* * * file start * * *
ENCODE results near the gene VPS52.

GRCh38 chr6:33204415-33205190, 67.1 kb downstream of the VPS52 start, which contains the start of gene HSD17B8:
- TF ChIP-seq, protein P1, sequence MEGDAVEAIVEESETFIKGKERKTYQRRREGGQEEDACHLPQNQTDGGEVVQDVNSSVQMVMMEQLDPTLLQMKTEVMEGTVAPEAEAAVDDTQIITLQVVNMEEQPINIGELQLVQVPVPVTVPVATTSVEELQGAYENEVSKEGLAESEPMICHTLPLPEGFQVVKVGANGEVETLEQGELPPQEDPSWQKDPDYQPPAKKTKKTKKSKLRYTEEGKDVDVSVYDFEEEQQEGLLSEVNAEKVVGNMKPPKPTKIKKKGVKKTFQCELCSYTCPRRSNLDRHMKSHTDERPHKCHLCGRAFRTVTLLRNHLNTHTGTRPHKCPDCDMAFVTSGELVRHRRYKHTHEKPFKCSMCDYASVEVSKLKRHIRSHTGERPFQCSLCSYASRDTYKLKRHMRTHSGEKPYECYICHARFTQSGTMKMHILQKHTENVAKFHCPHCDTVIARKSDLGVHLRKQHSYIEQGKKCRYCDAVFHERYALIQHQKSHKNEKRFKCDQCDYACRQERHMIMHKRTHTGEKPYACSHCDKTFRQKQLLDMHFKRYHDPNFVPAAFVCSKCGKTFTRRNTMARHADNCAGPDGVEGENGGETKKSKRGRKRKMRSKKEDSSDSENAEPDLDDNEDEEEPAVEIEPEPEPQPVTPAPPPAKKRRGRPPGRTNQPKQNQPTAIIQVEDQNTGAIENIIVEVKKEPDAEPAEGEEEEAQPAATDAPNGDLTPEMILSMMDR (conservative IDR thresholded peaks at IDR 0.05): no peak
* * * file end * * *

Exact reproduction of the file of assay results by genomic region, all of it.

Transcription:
ENCODE results near the gene VPS52.

GRCh38 chr6:33204415-33205190, 67.1 kb downstream of the VPS52 start, which contains the start of gene HSD17B8:
- TF ChIP-seq, protein P1, sequence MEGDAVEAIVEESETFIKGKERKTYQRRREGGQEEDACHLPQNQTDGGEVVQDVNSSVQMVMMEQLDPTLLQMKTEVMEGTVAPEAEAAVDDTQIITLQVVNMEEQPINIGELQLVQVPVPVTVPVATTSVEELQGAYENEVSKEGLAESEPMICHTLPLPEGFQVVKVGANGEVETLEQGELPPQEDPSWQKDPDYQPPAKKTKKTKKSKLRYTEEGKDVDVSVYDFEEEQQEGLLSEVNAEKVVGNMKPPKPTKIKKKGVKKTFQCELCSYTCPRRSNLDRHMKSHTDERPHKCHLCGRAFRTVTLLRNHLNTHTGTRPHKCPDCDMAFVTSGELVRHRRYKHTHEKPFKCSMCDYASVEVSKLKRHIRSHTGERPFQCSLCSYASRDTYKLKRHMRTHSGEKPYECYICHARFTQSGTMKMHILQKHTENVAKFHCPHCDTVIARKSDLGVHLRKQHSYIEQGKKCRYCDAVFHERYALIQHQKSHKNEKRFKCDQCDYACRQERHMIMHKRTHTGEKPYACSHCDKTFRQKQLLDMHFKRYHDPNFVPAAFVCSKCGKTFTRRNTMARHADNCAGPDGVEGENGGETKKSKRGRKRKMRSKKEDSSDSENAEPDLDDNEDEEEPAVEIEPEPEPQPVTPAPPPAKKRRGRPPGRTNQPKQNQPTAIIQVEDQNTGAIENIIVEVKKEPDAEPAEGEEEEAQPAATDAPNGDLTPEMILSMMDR (conservative IDR thresholded peaks at IDR 0.05): no peak